Don’t forget loan, insurance
Gig workers require loans and insurance too. But getting them may not be easy. Rachit Chawla, CEO, Finway says that for taking home or personal loan, banks require at least six to 12 months of income history for the full-time employed worker, as well as the gig-economy worker. “Unlike full-time workers, gig employees find it a challenge to prove the stability of their income as they often work on short-term contracts, on part-time basis. They must explain the reason behind working less than full-time and give proof of income, tax returns, financial statements up to 12 months and debt and expense records along with the proof of assets.”
It is advised to clear the debt record, if any, before applying for the loan to avoid being questioned why the loan is not repaid during the specified time. Self-employed persons may also be asked to produce latest Income Tax Return (ITR) along with the computation of income, balance sheet (B/S) and Profit & Loss (P&L) for the last two years certified by a Chartered Accountant.
Normal insurance products where premiums are paid semi-annually or annually may not always be a right fit for gig economy workers. Single premium policies are better-suited. However, having term insurance and health insurance covers is a must. Those doing gigs for a living should save money and pay for their term and healthy policies.
Amar Pandit, CFA, founder of HappynessFactory.in, says that the gig model provides flexibility to structure your taxes from an income perspective.
“Tax benefits are the same as that of a consultant (primarily the ability to reduce your direct expenses from your income thereby reducing taxable income). However, the key deciding point here should never be tax structuring, but the opportunity to do things that you wish to do. Having said that, while you can reduce your taxes by claiming relevant business expenses, your compliance (GST Registration, filing returns, and other elements such as TDS, etc) will also go up significantly. This is also a function of the quantum of your income whether it is above Rs 10 lakh or so,” says Pandit. Though there are certain tax benefits, these can be easily negated by the administrative and compliance burden.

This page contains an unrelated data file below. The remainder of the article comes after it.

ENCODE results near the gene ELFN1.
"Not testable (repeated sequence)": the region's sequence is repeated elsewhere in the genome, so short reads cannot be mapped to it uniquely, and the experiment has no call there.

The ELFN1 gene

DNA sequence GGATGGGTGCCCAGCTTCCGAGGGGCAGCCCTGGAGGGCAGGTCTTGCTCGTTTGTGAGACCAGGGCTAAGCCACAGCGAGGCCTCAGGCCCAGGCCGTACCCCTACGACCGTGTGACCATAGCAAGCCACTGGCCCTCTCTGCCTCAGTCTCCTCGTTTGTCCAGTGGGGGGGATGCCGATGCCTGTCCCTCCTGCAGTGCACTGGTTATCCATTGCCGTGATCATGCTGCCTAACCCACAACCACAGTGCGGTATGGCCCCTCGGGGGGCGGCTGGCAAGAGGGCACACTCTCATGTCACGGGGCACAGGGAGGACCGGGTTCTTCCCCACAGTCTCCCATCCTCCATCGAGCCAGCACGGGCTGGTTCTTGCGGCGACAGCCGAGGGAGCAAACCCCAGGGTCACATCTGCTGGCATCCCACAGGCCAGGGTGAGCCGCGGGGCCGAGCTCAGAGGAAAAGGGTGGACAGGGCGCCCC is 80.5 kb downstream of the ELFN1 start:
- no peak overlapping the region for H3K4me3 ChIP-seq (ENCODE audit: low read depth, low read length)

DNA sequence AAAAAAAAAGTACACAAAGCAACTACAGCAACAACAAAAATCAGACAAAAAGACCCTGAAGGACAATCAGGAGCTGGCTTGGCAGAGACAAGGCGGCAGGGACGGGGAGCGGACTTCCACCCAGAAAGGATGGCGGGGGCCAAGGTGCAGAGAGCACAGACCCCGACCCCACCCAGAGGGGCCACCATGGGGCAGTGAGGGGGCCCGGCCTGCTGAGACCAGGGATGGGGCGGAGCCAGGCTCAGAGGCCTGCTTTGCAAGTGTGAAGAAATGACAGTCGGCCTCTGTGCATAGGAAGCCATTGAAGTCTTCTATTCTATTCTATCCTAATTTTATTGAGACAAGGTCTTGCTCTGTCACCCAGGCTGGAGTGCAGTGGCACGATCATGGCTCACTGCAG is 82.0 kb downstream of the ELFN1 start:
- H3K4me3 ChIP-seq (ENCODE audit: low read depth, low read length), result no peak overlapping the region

Thus, it is important that there is a significant tax benefit, if all you are looking at is saving tax. The goal of tax planning should never be to just save tax, but to maximise post-tax income.
A freelancer does have several tax benefits. For instance, all expenses related to your freelance work that you bear in the financial year can be claimed as deductions. These include electricity bills, phone bills and any travel expenses incurred for your work.
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“Moreover, you can claim depreciation against assets like mobiles, cameras, computers, laptops, instruments, or other equipment to furnish your day-to-day work provided you have the receipts for their purchase,” says Shetty.
Source: DNA Money